• As the strength and lifetime requirements for industrial components, especially those exposed to high operational temperatures, have increased, processing complexity and the cost of these components has greatly increased. It is, therefore, important that the components protected by these coatings be re-used, that is, taken from service at regular intervals and processed where possible to restore materials dimensions and properties and be returned into service. This processing usually requires the removal of the overlying protective coatings.
  • As was mentioned, a major obstacle in the removal of these coatings is that the coatings are often degraded, and have local variations in thickness, due to accelerated local wear, oxidation, corrosion, or erosion. Thus, a part which had a coating with an applied thickness varying between 150 and 200 µm may be returned for repair with some regions having coating thicknesses of less than 50 µm whereas other regions have virtually the original coating thickness of 200 µm. Additionally, the coating chemistry may also vary across the surface of a part due to local variations in exposure to temperatures and contaminants. These local variations in thickness and chemistry complicate coating removal by affecting local coating removal rates. In addition, while removing the coatings, it is imperative that damage to the underlying substrate material, or removal of substrate material itself, be minimized. Attack or removal of the substrate below the degraded coating can cause component loss due to thinning of the component wall.
  • One present method for removal of metallic overlay coatings is by utilizing strip solutions of nitric or hydrochloric acid which attack the aluminum-rich phases in the coating. However, these acid strip solutions are ineffective for removing metallic overlay coatings in which the aluminum content has been reduced by diffusion and dilution into the base material and by repeated thermal cycling. Moreover, because the loss of aluminum from the coating frequently varies in severity over the surface of the coating, acid stripping can cause non-uniform stripping rates and possibly attack of the base material substrate itself. Attack of the substrate can result in component loss due to local thinning or degradation of the component wall thickness which ultimately renders the component unusable due to insufficient wall thickness.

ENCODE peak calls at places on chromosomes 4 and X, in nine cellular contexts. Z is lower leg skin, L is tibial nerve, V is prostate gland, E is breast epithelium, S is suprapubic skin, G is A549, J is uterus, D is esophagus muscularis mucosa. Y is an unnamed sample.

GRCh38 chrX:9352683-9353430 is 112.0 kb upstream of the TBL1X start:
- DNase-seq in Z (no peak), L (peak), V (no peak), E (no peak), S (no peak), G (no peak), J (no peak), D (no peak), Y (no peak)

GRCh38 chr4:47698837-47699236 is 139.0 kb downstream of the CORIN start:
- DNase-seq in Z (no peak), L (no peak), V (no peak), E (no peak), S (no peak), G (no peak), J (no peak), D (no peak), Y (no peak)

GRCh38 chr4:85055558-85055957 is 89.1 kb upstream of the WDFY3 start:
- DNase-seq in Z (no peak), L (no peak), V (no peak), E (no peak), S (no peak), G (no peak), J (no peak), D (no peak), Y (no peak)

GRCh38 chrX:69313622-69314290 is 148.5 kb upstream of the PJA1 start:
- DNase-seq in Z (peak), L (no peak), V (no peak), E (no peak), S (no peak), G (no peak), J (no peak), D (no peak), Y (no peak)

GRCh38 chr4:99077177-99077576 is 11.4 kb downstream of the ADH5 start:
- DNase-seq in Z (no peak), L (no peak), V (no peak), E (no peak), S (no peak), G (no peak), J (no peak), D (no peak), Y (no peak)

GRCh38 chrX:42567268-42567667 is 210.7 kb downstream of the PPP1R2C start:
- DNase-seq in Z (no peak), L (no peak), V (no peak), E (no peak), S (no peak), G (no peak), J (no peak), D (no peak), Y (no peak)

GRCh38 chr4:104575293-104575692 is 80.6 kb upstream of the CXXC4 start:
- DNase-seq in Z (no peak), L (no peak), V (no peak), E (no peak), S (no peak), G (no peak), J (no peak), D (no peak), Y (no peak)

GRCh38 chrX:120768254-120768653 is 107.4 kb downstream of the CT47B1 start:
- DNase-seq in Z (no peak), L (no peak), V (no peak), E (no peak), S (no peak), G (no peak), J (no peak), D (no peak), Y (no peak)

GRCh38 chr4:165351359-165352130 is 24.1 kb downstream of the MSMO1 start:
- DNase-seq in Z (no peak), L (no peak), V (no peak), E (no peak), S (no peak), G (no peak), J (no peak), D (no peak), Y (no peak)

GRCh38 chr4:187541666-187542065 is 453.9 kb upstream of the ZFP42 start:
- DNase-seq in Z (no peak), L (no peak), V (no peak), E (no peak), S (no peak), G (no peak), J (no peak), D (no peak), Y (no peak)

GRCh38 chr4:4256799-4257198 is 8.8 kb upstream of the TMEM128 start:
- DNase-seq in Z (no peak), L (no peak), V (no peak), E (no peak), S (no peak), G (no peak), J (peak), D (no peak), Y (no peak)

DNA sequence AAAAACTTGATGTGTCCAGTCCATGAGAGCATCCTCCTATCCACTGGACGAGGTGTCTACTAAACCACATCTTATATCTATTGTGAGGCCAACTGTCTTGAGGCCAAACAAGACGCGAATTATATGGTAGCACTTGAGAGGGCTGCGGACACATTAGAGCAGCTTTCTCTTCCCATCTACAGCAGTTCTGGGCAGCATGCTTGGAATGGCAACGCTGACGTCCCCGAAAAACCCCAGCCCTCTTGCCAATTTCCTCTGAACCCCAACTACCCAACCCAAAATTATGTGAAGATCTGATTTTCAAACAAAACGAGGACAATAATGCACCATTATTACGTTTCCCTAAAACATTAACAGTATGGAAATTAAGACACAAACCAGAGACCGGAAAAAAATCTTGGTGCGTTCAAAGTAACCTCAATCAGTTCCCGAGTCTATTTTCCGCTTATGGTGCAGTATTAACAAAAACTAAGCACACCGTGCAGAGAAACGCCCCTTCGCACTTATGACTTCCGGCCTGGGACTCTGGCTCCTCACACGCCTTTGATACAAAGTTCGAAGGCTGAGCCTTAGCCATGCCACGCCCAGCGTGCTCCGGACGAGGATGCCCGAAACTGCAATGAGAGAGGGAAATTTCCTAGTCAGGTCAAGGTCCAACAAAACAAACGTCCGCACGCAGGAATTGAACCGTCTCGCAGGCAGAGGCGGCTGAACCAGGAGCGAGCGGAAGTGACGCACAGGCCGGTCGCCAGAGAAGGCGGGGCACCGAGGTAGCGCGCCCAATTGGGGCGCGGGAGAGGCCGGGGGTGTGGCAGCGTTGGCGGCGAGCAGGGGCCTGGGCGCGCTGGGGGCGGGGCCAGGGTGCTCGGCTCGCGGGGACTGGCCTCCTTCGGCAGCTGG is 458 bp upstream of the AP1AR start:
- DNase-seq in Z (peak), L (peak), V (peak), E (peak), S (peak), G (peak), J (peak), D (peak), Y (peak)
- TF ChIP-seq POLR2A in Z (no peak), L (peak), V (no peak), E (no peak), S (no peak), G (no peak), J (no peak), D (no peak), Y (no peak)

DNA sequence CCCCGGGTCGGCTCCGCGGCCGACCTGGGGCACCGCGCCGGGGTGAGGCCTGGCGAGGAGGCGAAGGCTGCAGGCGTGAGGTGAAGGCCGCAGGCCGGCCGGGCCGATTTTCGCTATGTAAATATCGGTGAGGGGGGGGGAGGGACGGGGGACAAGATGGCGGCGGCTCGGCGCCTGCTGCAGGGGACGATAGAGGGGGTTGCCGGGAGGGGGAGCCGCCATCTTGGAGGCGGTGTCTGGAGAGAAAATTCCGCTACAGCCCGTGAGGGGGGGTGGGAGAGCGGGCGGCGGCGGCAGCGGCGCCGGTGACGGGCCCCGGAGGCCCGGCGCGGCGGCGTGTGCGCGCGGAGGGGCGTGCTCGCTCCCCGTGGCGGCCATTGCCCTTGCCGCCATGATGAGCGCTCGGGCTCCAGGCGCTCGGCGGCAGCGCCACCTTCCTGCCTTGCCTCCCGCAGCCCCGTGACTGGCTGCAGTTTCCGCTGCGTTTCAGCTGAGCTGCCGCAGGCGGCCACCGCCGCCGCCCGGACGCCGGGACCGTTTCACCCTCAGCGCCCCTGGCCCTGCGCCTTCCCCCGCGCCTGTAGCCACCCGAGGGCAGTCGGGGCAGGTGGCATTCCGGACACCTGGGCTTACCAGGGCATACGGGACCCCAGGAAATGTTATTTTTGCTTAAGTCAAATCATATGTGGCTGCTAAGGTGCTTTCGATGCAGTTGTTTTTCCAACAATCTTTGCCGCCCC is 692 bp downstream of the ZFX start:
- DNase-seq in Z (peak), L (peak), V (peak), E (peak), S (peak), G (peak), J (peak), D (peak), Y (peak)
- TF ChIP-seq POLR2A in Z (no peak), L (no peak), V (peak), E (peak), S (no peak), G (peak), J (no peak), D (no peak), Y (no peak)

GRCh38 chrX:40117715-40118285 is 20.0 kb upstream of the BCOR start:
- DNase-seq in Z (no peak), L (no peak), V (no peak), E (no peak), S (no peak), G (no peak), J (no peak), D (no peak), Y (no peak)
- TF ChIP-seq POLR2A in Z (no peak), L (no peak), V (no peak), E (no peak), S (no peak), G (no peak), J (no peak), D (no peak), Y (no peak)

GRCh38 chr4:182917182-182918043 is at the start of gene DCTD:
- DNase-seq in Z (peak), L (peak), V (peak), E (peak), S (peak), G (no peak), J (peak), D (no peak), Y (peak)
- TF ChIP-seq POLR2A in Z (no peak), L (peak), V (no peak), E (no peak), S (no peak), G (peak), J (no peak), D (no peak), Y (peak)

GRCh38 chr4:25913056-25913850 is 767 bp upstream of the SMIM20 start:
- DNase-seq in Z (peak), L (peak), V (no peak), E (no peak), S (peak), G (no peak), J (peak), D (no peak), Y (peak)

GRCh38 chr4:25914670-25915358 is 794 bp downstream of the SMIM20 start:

• Metallic overlay coatings which cannot be successfully stripped with acid solutions are often removed by manual mechanical means, such as by grinding, belt sanding or intense blasting with abrasive media and/or water at high pressure. These mechanical means are difficult to control and may cause loss of the dimensional integrity of the substrate component.
  • Several recent methods to prepare coated turbine blades for stripping include aluminizing the blades by pack cementation prior to stripping to make the coating easier to remove by chemical and/or mechanical means. In an article entitled "Refurbishment Procedures for Stationary Gas Turbine Blades", Proceedings of an International Conference jointly sponsored by ASM International and The Electric Power Research Institute, Phoenix, Arizona (April 17-19, 1990), edited by Viswanathan and Allen, Burgel et al. disclose what they refer to as "one negative example" of what can occur during stripping using this approach. Burgel et al. disclose that, because pack cementation requires high temperatures which lead to inward diffusion of elements of the residual coating into the microstructure of the turbine blade, the aluminizing procedure results in deterioration of the whole wall thickness at the leading edge of the blade.